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Privacy and Information Acquisition in Competitive Markets

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  • Taylor, Curt
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    Abstract

    Personal privacy is studied in the context of a competitive product (or labor) market. Firms initially post prices (or wages) they promise to charge (or pay) individuals whose applications are ultimately approved. Contracts are incomplete because the amount of information firms acquire about applicants cannot be observed. When information acquisition corresponds to searching for bad news, firms search too hard in equilibrium. Consumers can ameliorate this by demanding inefficiently small levels of output. If economic characteristics differ across groups of applicants and price discrimination is prohibited, then members of the high-risk group are subjected to more scrutiny and suffer disproportionately high rejection rates. When information acquisition corresponds to searching for good news, firms acquire too little information about their applicants in equilibrium. Finally, if rejected applicants remain in the market and continue to apply to dfferent firms, then the resulting adverse selection may be so severe that all parties would be better off if no information was collected at all.

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    Bibliographic Info

    Paper provided by Berkeley Olin Program in Law & Economics in its series Berkeley Olin Program in Law & Economics, Working Paper Series with number qt5hk0k89w.

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    Date of creation: 19 May 2004
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    Handle: RePEc:cdl:oplwec:qt5hk0k89w

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    1. Dana, James D, Jr, 2001. "Competition in Price and Availability When Availability is Unobservable," RAND Journal of Economics, The RAND Corporation, vol. 32(3), pages 497-513, Autumn.
    2. Jappelli, Tullio & Pagano, Marco, 1991. "Information Sharing in Credit Markets," CEPR Discussion Papers 579, C.E.P.R. Discussion Papers.
    3. Jean Tirole, 1988. "The Theory of Industrial Organization," MIT Press Books, The MIT Press, edition 1, volume 1, number 0262200716, December.
    4. Alessandro Acquisti & Hal R. Varian, 2002. "Contidioning Prices on Purchase History," Microeconomics 0210001, EconWPA.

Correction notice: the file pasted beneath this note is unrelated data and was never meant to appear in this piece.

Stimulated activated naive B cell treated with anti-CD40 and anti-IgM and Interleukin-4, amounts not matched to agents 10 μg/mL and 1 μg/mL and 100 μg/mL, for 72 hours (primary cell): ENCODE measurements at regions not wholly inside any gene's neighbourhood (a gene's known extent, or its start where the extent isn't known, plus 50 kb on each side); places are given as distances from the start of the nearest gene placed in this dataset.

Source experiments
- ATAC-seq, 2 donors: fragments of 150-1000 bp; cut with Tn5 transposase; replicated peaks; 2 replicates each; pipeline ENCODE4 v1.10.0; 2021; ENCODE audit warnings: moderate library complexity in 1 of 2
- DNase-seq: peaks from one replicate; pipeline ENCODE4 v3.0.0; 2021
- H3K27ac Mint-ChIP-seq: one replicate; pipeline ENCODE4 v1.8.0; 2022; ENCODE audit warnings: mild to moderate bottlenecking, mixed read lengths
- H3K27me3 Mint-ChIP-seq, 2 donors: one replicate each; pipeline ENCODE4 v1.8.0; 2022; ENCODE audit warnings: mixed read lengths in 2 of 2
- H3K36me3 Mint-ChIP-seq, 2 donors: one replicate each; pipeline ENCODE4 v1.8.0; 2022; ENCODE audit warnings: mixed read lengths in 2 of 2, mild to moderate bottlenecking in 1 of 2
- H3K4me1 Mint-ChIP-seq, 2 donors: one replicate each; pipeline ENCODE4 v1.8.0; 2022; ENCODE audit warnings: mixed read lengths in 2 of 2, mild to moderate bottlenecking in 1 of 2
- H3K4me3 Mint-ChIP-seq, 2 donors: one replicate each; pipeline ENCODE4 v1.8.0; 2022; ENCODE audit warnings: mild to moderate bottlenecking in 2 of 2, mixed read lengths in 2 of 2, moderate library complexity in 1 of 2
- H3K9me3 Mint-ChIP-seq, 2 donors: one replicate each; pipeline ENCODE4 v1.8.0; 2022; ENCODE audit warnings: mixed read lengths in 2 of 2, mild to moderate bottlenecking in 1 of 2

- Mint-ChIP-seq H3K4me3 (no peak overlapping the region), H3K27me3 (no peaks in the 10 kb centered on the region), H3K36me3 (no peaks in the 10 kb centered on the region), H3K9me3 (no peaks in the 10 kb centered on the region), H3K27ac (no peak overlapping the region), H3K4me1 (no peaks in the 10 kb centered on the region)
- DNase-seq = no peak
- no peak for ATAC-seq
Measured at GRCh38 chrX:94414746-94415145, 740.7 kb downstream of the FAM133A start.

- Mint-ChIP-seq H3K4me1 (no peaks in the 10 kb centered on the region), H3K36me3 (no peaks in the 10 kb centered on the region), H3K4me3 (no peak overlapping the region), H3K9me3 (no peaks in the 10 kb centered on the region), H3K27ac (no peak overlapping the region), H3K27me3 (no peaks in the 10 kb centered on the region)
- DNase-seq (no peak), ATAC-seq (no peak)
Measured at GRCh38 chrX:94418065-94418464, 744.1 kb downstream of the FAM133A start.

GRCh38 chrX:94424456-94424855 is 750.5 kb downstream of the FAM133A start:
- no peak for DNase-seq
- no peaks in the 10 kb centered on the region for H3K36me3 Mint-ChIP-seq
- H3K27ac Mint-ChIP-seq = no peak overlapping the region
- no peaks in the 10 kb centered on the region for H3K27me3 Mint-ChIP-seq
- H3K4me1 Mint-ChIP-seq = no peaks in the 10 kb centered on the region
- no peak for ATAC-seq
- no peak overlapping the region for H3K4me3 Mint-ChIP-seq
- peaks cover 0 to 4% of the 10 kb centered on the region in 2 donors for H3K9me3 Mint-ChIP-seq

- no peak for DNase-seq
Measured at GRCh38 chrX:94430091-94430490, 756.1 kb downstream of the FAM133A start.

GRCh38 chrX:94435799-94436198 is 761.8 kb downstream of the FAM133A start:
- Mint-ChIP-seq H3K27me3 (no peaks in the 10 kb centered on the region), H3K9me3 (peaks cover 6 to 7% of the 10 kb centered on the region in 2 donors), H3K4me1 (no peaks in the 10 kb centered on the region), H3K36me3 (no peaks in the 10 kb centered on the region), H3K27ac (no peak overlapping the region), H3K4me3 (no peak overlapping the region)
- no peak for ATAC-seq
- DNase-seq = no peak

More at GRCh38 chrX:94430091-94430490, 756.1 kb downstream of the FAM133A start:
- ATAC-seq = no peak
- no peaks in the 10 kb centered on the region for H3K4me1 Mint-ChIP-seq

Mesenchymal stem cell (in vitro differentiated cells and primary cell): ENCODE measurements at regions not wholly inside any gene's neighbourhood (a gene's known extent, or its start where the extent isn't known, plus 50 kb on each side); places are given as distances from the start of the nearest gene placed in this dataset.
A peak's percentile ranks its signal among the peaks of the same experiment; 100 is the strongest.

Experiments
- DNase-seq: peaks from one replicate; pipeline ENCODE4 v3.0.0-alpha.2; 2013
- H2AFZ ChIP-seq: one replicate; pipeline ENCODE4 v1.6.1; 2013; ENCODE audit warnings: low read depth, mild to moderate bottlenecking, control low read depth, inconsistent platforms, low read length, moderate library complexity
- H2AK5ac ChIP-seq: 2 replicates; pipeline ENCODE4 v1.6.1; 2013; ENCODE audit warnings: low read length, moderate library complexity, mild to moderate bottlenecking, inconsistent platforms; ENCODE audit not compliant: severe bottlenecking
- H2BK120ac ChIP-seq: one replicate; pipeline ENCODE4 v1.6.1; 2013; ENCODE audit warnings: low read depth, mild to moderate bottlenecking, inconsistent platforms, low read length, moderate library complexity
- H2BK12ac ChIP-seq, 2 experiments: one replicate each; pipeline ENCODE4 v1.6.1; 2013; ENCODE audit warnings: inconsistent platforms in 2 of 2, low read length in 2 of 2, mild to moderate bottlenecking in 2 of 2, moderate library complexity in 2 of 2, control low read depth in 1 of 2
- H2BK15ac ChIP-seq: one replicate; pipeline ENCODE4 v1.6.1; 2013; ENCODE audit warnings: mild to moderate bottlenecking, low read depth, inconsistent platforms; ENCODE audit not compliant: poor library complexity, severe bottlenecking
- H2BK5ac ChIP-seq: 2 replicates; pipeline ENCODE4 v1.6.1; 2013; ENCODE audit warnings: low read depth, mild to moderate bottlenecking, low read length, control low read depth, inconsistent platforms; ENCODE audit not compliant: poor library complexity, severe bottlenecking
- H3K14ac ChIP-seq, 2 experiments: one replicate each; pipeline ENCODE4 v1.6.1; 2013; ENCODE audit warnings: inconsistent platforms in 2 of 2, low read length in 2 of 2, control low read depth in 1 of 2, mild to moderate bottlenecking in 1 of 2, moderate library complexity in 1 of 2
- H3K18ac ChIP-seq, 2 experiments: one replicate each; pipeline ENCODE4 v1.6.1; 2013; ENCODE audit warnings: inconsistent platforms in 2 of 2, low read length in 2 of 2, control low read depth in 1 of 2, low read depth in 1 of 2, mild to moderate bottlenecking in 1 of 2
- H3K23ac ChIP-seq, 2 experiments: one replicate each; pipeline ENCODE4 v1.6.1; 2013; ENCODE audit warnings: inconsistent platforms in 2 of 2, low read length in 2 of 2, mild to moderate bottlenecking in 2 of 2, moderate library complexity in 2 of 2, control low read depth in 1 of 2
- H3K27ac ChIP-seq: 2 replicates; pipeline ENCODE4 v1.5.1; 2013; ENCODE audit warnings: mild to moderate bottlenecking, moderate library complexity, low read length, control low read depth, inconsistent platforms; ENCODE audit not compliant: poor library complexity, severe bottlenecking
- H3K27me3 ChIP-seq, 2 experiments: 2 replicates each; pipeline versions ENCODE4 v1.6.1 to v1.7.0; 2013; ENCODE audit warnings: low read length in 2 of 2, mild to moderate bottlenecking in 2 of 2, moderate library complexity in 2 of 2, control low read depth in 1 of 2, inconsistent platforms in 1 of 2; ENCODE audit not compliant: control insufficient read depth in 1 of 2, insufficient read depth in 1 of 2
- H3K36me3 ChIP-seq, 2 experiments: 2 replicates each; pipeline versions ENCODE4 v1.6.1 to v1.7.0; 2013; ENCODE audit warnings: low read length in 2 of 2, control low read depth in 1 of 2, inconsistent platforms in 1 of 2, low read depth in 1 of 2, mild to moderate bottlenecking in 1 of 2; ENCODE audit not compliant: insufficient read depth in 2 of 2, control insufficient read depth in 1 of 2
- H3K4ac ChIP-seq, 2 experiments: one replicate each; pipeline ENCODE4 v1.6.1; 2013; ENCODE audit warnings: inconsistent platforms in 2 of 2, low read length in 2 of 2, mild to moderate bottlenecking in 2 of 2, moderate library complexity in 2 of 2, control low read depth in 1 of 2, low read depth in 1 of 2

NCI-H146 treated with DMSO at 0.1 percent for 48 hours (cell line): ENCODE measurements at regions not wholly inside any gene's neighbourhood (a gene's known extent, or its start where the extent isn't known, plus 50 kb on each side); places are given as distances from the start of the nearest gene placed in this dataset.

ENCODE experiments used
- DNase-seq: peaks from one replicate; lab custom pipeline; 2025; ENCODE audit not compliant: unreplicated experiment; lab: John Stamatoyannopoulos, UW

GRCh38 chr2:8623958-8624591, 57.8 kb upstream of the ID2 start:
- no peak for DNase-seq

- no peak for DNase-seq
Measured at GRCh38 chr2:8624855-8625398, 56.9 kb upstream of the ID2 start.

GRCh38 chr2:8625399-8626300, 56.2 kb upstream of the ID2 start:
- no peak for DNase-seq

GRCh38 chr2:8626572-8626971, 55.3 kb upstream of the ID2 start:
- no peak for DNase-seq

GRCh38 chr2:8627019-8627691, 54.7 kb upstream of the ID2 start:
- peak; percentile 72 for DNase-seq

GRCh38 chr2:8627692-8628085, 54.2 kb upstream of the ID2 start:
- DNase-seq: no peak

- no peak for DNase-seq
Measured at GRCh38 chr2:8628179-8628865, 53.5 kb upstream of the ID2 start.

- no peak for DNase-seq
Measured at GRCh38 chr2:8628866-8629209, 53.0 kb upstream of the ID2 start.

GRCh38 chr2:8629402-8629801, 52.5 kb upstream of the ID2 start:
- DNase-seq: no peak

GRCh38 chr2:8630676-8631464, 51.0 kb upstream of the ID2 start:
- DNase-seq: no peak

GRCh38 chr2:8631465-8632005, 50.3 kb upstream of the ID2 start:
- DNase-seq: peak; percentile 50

5. Fahad Khalil, 1997. "Auditing Without Commitment," RAND Journal of Economics, The RAND Corporation, vol. 28(4), pages 629-640, Winter.
    6. Alicia H. Munnell, 1992. "Mortgage lending in Boston: interpreting HMDA data," Working Papers 92-7, Federal Reserve Bank of Boston.
    7. Hirshleifer, Jack, 1971. "The Private and Social Value of Information and the Reward to Inventive Activity," American Economic Review, American Economic Association, vol. 61(4), pages 561-74, September.
    8. Curtis R. Taylor, 2004. "Consumer Privacy and the Market for Customer Information," RAND Journal of Economics, The RAND Corporation, vol. 35(4), pages 631-650, Winter.
    9. George J. Stigler, 1980. "An Introduction to Privacy in Economics and Politics," University of Chicago - George G. Stigler Center for Study of Economy and State 10, Chicago - Center for Study of Economy and State.
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    Cited by:
    1. Benjamin Hermalin & Michael Katz, 2006. "Privacy, property rights and efficiency: The economics of privacy as secrecy," Quantitative Marketing and Economics, Springer, vol. 4(3), pages 209-239, September.
    2. Kai-Lung Hui & I.P.L. Png, 2005. "The Economics of Privacy," Industrial Organization 0505007, EconWPA, revised 29 Aug 2005.
    3. Heidrun Hoppe & Ulrich Lehmann-Grube, 2008. "Price competition in markets with customer testing: the captive customer effect," Economic Theory, Springer, vol. 35(3), pages 497-521, June.

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